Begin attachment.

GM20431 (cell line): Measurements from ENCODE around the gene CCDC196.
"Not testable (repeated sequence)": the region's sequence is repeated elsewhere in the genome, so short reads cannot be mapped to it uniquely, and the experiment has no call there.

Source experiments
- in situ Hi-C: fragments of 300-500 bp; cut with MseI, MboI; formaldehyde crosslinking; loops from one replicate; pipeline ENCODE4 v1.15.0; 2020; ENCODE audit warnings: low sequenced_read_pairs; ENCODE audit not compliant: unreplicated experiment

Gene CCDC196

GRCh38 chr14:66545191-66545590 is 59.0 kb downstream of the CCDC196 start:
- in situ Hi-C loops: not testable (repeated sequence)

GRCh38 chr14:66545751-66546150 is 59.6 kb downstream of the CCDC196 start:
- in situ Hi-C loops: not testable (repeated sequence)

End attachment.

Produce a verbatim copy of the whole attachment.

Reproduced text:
GM20431 (cell line): Measurements from ENCODE around the gene CCDC196.
"Not testable (repeated sequence)": the region's sequence is repeated elsewhere in the genome, so short reads cannot be mapped to it uniquely, and the experiment has no call there.

Source experiments
- in situ Hi-C: fragments of 300-500 bp; cut with MseI, MboI; formaldehyde crosslinking; loops from one replicate; pipeline ENCODE4 v1.15.0; 2020; ENCODE audit warnings: low sequenced_read_pairs; ENCODE audit not compliant: unreplicated experiment

Gene CCDC196

GRCh38 chr14:66545191-66545590 is 59.0 kb downstream of the CCDC196 start:
- in situ Hi-C loops: not testable (repeated sequence)

GRCh38 chr14:66545751-66546150 is 59.6 kb downstream of the CCDC196 start:
- in situ Hi-C loops: not testable (repeated sequence)